Our CR Fellows program has organically developed into much more than a volunteer program. In addition to “doing good,” we are experiencing significant benefits to our employees, our business and of course, the entrepreneurs we assist. The benefits include:
Developing a global mindset - Being a CR Fellow provides a short, sharp global mobility experience for professionals relatively early in their careers and helps them work autonomously while abroad.
Providing a stretch assignment – The growth of an employee’s leadership, communication and relationship building skills can move an already dynamic career into high gear.
Enhancing inclusive thinking – When employees travel beyond the confines of their home office to live and work in an emerging market, they get a real sense of what it is like to work closely with someone in a different culture.
Building business – Endeavor identifies entrepreneurs who are well positioned to become leaders in their markets, and our CR Fellows program is situated in companies where entrepreneurs are the drivers of growth. (For example, in Brazil, small- and medium sized businesses account for 99 percent of companies and create 66 percent of the country’s jobs.) CR Fellows who help our local teams forge new connections and create the foundation for future business opportunities. Some entrepreneurs ultimately become clients.
How To Establish a Good ICV Program
Companies currently exploring an ICV program should consider the following:
Focus on issues tied to your core business - ICV programs are most effective when they leverage the strengths of the core business. For us, entrepreneurship is a key focus area since our Strategic Growth Markets (SGM) practice has 30 years of experience helping high-growth companies to become market leaders.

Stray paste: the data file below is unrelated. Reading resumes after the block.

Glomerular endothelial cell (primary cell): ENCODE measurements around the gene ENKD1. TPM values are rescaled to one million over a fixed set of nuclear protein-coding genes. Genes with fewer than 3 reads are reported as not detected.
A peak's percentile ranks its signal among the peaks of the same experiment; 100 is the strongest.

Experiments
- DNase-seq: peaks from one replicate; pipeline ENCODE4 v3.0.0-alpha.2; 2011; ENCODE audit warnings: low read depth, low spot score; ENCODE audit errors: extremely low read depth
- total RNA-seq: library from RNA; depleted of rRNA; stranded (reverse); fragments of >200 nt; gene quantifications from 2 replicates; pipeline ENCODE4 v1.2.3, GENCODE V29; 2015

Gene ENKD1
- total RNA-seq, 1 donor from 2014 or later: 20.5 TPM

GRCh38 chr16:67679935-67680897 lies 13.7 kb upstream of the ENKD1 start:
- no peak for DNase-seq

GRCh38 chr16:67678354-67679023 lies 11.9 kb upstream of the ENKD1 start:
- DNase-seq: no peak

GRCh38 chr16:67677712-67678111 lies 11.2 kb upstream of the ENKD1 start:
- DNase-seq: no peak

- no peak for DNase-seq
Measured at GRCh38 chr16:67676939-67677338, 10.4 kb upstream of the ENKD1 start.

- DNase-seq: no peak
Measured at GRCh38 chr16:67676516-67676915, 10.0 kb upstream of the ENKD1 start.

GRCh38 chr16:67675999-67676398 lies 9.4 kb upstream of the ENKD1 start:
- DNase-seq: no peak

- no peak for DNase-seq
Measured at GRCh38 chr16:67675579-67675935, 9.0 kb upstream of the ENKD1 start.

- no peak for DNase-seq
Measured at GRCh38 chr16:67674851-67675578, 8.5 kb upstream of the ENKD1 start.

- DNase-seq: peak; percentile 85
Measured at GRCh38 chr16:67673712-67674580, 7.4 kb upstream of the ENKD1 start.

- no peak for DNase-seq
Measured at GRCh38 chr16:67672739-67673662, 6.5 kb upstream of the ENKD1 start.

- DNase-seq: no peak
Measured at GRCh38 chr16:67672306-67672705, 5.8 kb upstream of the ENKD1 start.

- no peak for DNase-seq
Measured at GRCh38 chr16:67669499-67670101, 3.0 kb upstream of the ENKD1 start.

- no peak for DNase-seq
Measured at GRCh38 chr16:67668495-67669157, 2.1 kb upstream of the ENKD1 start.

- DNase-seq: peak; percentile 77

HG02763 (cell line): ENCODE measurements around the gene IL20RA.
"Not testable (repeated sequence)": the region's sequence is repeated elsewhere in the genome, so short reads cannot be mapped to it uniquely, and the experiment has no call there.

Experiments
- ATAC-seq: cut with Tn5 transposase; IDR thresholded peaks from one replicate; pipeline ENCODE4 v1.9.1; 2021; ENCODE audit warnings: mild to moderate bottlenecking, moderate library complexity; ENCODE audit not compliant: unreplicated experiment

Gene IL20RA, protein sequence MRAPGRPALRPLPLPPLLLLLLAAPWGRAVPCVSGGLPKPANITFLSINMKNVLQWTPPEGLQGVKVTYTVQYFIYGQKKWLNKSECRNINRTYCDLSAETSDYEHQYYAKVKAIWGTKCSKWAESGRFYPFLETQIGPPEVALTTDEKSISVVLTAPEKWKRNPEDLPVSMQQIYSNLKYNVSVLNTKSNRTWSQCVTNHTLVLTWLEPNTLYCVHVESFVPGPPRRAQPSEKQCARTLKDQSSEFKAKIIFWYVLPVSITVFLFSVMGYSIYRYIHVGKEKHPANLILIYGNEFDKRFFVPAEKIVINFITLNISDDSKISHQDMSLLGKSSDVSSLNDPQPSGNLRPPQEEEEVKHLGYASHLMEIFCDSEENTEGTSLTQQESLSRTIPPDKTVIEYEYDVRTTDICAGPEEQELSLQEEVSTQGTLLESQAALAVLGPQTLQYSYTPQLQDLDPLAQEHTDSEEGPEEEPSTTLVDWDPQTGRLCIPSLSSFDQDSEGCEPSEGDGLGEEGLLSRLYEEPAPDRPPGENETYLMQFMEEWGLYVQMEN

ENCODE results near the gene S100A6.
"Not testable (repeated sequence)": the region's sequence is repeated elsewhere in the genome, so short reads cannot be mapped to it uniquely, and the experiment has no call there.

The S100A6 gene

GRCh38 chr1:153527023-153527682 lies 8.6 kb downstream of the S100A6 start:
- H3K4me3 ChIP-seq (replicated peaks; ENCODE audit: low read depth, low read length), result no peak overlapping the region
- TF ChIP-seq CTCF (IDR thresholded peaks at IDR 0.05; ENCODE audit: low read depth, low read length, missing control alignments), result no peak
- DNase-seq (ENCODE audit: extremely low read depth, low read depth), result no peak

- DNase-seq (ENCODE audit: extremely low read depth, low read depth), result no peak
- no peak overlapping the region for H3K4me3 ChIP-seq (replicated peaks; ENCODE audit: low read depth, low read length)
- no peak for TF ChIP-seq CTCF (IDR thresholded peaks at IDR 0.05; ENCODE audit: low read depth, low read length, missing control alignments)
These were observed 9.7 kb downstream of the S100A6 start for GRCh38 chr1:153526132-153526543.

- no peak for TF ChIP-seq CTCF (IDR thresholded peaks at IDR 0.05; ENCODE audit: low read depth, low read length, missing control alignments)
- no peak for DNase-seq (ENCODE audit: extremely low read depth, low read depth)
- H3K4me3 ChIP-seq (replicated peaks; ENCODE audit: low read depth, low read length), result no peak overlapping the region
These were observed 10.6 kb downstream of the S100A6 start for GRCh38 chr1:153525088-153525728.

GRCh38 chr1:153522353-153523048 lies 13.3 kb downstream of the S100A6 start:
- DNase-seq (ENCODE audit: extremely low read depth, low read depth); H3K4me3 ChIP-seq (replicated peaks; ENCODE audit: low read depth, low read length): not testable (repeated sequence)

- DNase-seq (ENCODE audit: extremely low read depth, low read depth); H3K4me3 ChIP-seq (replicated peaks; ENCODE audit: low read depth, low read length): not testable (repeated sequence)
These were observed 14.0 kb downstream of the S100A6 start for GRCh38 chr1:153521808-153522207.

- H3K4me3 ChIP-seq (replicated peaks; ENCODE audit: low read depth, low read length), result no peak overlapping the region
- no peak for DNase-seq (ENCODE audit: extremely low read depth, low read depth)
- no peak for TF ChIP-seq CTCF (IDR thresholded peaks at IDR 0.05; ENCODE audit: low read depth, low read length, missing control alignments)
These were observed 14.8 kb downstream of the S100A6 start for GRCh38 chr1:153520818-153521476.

Find the right partner - Collaboration is key to the success of the CR Fellows program. Endeavor’s rigorous selection process identifies high-growth entrepreneurs who have the potential to create jobs and contribute to the local economy and who are most likely to benefit from the services of the firm.
Select emerging markets carefully – To get the most of an ICV program, choose markets that are receptive to change and where the business is prepared to make a long-term commitment. We recently began sending CR Fellows to Brazil and Mexico because they are important markets for our business.
Seek to transform people and organizations - The best programs are those that have a significant impact on employees and the organizations they help. Endeavor works to make sure that the projects assigned to our CR Fellows will be beneficial to the entrepreneurs and the CR Fellows alike. The CR Fellows program is very competitive and open only to top performers who are at a point in their career where this international stretch assignment allows them to return home with a broadened skill set and increased self-confidence.
About the Author:
Deborah K. Holmesis Americas Director of Corporate Responsibility for the Ernst & Young organization. A graduate of Harvard College and Harvard Law School, and a World Economic Forum Global Leader of Tomorrow, she developed the organization’s corporate responsibility strategy, which is focused on the “3Es” (entrepreneurship, education, and environment).
The views expressed are those of the author and do not necessarily represent the views of Ernst & Young or any of its member firms.